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Baggage

I’ve recently returned home from a trip. As I was in the process of packing, I had to think about what I needed to take, what I wanted to take, and what I’d have to leave behind. These were all laid out in 3 piles on the spare bed. Part of the challenge was that I needed to pack for 3 destinations, each with a different climate, each with differing levels of appropriate attire. So the 3 piles each had multiple sections.

I tend to travel light, and was changing locales regularly, so I am packed what I need for 3 weeks away into one pack. A single, 40 litre backpack. Yes, I love a challenge. I also have equipment to help condense what I have – compression sacks jammed and crammed my clothing beyond recognition, but without taking up air space. Travel-sized containers take up smaller space in the whole. And the backpack itself is divided into convenient sections to make the process easier.

And so I packed. Carefully, strategically, in an organised manner. I made sure that what I needed first (toothbrush) was readily accessible and easily found. I packed those things that I would need but not straight away (sandals) nearer the bottom of the bag – so I could access them when the time came but so they were not getting in the way until then. And I made sure that some things which would be nice to have but are either not essential (laptop) or too heavy (hardcover Don Quixote) were just left at home. I was also aware that I would inevitably forget to pack something, that needs would arise that I hadn’t planned on, and that some of the things Id be carrying wouldn’t ever be touched.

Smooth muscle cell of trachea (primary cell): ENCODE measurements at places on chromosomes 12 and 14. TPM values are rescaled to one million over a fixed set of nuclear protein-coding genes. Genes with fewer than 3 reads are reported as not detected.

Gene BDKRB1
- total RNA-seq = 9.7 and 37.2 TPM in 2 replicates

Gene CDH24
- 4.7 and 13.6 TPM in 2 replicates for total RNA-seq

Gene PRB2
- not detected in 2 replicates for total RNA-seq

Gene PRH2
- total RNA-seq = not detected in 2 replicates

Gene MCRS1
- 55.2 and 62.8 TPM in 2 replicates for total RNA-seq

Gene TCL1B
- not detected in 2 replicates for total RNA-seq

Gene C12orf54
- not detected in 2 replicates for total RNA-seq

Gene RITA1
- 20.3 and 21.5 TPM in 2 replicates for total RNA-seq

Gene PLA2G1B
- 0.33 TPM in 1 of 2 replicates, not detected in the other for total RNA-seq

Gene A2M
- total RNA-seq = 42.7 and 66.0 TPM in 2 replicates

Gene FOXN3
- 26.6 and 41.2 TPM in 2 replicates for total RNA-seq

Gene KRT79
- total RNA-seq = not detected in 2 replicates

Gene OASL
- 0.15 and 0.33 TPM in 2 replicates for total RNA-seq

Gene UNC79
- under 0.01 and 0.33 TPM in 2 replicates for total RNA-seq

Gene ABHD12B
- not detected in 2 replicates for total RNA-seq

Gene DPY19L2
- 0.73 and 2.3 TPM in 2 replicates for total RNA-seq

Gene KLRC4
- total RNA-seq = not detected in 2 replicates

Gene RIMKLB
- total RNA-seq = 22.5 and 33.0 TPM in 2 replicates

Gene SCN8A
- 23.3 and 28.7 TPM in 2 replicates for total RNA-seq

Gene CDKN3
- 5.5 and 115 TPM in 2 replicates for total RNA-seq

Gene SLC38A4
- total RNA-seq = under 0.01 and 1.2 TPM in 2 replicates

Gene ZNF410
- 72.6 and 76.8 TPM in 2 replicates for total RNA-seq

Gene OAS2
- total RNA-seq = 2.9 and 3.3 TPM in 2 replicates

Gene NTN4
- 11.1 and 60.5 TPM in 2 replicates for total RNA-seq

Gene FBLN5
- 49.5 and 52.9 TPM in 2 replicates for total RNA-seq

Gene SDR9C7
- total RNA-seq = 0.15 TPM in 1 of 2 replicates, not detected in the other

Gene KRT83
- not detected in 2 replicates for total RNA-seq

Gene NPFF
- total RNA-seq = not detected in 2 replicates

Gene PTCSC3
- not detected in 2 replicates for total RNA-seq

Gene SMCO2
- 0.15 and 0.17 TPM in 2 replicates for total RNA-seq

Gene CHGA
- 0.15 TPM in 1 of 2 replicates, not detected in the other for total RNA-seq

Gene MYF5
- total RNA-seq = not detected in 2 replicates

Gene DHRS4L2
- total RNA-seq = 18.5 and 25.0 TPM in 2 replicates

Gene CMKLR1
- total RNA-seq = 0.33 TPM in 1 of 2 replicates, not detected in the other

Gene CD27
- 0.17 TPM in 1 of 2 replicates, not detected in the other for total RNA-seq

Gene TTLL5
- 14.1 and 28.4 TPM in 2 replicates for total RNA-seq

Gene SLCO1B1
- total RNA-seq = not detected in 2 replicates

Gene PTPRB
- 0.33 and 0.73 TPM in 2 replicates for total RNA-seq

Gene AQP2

As I was thinking about what I was packing physically, I was also pondering on what I pack emotionally and spiritually. We all of us have baggage that we carry with us through life. Some good, some bad; some small, some large. I think we’re challenged to consider what we’re carrying with us in the metaphorical sense.

Some of this baggage we carry with us daily, and seem to pull out constantly. Some of it we only think of from time to time. Some of it we carry with us even when we should let it go, and so it drags us down.  Some of it brings us joy and peace and is worth carrying.

I’m pondering on my own baggage – meanings I’ve attached to objects that I can’t seem to go without, quirks that have become part of who I am and how I respond, things that push my buttons, grudges held from the past, memories I’ve forgotten until some unexpected event triggers them, random sensations of joy or peace at familiar scents or sights. You get the idea – the list goes on.

So I’m reflecting on my baggage, and what I want to pack for life’s journey. It’s a self-reflective process that seems fitting for Lent. It’s a time to contemplate what I want to carry with me, what I can shrink down, what needs to be given greater or lesser importance, and what needs to be let go because it is just too heavy or too big to continue with. Sure, there will be times when I’ll realise I’ve left something out, or that something has been let go too soon, or that what I’m carrying has left me unprepared. But it’s my baggage – and I am the one who has to carry it, for good or for ill.

How do you address issues of spiritual baggage in your life? Do you have too much, or too little? Are you carrying a useful pack, or is the weight dragging you down?

About Laura Marie Piotrowicz

I’m a high-energy priest, now serving in the Diocese of Niagara, catching glimpses of the kingdom in daily life. I consider church to be a verb, and I’m passionate about prayer, eco-theology, and social justice. I love travel, reading, canoeing, camping, gardening and cooking, playing with my dogs, and drinking good coffee.
http://everydaychristianityblog.blogspot.ca

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